Thank you Dr. Gary Etting! I just returned from COVD’s Annual Meeting where Dr. Etting lectured about sports vision. His presentation made me realize that optometric vision therapy can be an athlete’s secret weapon. Enhancing visual skills can enhance athletic performance, and allow the athlete to approach optimal performance.
What is optimal performance? “It is the ability to make the appropriate response based on the least amount of information in the shortest period of time, with the minimum amount of effort and maximum comfort, in or out of balance, under pressure and maintain over time.” Vision therapy can do THAT? Yes! It begins with an understanding that vision is the emergent; it rises from the seamless integration of a myriad of visual skills that moves way beyond the concept of 20/20 vision. These skills can be learned and honed in ways that focus on a particular athlete and a particular sport. And because vision drives the motor system, fine tuning the visual system can have profound impact on athletic performance.
What are some of the “themes” of the vision evaluation and a vision therapy program for an athlete?
- Does the athlete know when they are doing well or doing poorly? Strengthen the feedback loop.
- Can this task be performed automatically? Decrease the amount of energy required to complete the task accurately.
- Can the task be performed faster? or slower? Enhance flexibility and rhythm.
- Does the athlete learn quickly? Performance will improve faster if the athlete has a favorable learning curve.
- What happens if the athlete has to move while performing the task? Very few sports involve standing in one position for more than a few seconds. Vision and sports are both all about movement.
- What if the athlete has to look to the right? or left? or up? or down? or a combination? Athletes have to be able to move their eyes into all positions of gaze with ease and accuracy.
- How does the athlete react when you make the task more difficult? Elite athletes must rise to the challenge.
A vision therapy program is designed to emphasize performance under diverse conditions to improve flexibility, degrees of freedom, strength, endurance, balance, and posture. The outcome is not only an improvement in the “numbers,” but happier athletes with a greater understanding of themselves and their goals. Sometimes, the sky really is the limit!
Read more about sports vision here and here.
And be sure to check out Dr. Hellerstein’s book on improving sports performance!
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Pitchers and catchers are reporting to spring training this week. What better time to think about what you can do to improve this season. “Keep your eyes on the ball.” Here is Dr. Lynn Hellerstein explaining what that really means.
Dr. Lynn Hellerstein practices in (metro) Denver, Colorado. She is a past president of the College of Optometrists in Vision Development (COVD). She is also the author of the book See It Say It Do It.
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Posted in Sports, tagged sports, sports vision on April 14, 2010 |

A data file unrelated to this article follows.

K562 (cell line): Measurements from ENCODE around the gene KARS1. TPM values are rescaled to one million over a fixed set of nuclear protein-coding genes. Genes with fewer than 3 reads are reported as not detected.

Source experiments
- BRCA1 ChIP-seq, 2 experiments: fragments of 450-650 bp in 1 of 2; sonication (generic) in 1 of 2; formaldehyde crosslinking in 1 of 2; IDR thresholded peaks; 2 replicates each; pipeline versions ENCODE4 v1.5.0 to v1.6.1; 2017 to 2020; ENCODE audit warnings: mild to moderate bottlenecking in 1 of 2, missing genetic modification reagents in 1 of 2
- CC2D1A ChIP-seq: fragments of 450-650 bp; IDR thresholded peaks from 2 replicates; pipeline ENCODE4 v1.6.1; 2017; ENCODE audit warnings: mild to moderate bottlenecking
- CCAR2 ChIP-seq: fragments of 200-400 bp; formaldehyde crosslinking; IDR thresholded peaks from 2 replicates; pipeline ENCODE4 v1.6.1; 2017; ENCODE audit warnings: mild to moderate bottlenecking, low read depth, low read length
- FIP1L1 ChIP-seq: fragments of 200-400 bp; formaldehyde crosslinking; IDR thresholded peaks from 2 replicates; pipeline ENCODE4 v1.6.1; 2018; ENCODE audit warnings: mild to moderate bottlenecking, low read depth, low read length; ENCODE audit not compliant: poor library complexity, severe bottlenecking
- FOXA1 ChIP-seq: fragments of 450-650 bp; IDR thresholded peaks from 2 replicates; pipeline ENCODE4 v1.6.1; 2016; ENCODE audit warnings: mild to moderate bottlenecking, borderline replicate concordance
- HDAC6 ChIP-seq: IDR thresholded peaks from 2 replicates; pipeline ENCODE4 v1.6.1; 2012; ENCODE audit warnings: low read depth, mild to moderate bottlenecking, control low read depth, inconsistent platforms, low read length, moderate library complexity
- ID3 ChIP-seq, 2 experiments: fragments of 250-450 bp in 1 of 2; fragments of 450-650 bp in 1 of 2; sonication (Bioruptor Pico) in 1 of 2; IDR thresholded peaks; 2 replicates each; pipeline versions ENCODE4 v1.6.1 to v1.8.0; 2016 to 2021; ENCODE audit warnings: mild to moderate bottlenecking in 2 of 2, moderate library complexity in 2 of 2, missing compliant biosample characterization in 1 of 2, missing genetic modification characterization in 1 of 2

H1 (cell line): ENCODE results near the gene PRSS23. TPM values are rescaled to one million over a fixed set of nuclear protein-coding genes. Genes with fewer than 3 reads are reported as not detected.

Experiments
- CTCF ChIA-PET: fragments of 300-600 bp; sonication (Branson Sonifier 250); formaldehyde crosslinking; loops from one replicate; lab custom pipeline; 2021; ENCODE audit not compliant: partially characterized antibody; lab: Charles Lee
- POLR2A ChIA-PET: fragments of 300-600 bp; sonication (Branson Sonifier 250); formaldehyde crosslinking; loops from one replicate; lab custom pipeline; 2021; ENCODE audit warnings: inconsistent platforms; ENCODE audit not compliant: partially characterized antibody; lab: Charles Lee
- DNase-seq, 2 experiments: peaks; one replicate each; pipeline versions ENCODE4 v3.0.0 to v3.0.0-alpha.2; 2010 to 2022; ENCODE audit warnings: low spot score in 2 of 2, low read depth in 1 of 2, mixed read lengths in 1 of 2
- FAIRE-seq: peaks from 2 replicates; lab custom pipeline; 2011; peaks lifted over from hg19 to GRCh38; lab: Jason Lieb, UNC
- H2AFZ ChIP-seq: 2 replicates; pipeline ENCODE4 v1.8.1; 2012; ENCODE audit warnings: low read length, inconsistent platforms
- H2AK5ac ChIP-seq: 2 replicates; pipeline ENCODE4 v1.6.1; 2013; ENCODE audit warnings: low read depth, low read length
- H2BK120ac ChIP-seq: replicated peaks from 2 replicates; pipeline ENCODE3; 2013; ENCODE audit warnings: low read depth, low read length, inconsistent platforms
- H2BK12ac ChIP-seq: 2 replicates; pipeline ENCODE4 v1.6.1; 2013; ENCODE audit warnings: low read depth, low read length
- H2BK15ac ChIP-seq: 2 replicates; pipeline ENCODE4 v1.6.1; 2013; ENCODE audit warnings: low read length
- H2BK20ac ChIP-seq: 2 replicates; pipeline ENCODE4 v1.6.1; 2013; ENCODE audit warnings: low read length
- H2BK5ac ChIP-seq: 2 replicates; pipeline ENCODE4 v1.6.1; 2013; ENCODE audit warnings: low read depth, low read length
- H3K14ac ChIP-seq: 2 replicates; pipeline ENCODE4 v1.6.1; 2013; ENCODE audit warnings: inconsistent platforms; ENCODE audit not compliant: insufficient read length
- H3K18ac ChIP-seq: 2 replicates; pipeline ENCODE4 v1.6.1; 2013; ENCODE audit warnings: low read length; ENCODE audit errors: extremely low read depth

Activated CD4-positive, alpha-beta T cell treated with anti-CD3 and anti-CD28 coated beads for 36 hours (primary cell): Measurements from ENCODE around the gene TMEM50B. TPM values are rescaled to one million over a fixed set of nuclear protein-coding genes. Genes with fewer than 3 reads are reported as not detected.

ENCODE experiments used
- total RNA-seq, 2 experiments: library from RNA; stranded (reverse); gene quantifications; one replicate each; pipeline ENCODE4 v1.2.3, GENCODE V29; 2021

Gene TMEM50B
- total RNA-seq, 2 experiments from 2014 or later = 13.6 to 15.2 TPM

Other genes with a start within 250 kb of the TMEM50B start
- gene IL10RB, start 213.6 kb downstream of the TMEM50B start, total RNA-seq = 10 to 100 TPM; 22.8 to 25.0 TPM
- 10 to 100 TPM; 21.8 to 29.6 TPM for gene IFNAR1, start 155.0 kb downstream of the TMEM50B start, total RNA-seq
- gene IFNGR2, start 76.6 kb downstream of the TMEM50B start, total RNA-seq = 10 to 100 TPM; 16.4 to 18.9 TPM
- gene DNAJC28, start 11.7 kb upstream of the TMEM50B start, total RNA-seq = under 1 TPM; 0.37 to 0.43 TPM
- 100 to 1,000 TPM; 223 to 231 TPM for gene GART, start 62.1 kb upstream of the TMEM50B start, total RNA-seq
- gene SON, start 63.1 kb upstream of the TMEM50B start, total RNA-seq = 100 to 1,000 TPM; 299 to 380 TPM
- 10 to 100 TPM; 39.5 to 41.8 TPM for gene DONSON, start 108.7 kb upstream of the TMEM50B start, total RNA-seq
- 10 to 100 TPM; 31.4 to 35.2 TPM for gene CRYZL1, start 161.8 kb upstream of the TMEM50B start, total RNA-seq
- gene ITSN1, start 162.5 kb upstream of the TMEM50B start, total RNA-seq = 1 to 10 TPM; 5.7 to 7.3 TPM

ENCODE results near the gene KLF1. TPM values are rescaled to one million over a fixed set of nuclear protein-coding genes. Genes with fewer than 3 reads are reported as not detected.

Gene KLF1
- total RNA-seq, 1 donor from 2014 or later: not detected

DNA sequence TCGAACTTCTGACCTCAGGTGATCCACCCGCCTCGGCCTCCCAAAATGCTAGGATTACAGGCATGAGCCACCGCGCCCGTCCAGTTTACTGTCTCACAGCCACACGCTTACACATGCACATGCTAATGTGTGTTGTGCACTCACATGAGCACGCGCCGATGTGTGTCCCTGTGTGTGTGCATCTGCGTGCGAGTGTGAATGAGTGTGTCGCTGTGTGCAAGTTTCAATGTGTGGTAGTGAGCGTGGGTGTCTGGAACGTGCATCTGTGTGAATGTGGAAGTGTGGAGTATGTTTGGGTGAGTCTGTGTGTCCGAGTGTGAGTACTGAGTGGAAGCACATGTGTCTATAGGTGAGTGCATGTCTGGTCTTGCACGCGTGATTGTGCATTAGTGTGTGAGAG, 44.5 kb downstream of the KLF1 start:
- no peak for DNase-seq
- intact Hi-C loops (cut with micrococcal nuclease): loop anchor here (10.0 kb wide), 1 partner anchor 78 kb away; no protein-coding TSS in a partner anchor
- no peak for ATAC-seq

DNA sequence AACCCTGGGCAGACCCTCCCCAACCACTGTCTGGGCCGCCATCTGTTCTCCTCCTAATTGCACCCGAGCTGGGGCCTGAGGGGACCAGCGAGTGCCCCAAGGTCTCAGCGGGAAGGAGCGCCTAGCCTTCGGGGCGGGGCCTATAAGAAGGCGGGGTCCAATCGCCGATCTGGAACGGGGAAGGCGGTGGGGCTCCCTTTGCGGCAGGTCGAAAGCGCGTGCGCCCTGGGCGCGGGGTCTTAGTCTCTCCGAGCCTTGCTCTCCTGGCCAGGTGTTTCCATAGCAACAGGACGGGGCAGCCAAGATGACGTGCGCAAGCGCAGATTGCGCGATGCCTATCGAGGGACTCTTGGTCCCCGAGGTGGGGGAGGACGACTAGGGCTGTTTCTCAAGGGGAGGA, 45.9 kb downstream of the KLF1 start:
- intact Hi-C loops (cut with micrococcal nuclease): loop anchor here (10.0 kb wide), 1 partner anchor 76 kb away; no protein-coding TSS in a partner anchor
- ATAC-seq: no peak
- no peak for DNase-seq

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Part 2 — Hockey
Dr. M: Let’s talk about hockey. I know that is one of your favorite sports and that you actually worked with the 1980 gold medal Olympic Team.
Dr. S: Yes, I had the pleasure of actually evaluating potential members of that team. That evaluation was one additional piece of information used by Herb Brooks in selecting the players for the Olympic Team.
Dr. M: So you should have gotten a gold medal too!
Dr. S: At least I can say I had a small part in winning the gold medal.
Dr. M: Let’s start with the goalie. It seems to me that it is similar to baseball. The puck is traveling at very high speed and the goalie has to make split second decisions about where and when to make his move.
Dr. S: Absolutely, the puck might be traveling at close to 100 mph. Like a pitcher in baseball, the offensive player is going to try to deceive the goalie, to make it more difficult for the goalie to track the puck. But in hockey, the puck can be coming from anywhere on the ice, and the net is much bigger than the strike zone. There are more variables that have to be processed to make the save—velocity, distance, angle. Don’t forget the goalie is also wearing a mask that reduces peripheral vision very significantly.
Dr. M: Not to mention they have to make their move wearing 50 pounds of gear! How do they make ANY saves?
Dr. S: It is amazing. The best goalies are successful 92% of the time. That’s one reason why hockey players fight so hard for the puck. The offense knows they are going to need MANY shots on goal to score.
Dr. M: What is the most important visual skill for hockey goalies?
Dr. S: Visual motor reaction time; this refers to the amount of time that elapses between the initiation of a visual stimulus (such as a light going on) and the completion of the motor response to that stimulus (such as hitting the light with your hand). Athletes with faster response times to very simple visual-motor tasks will be at an advantage when they are asked to react to very complex tasks such as making a save.
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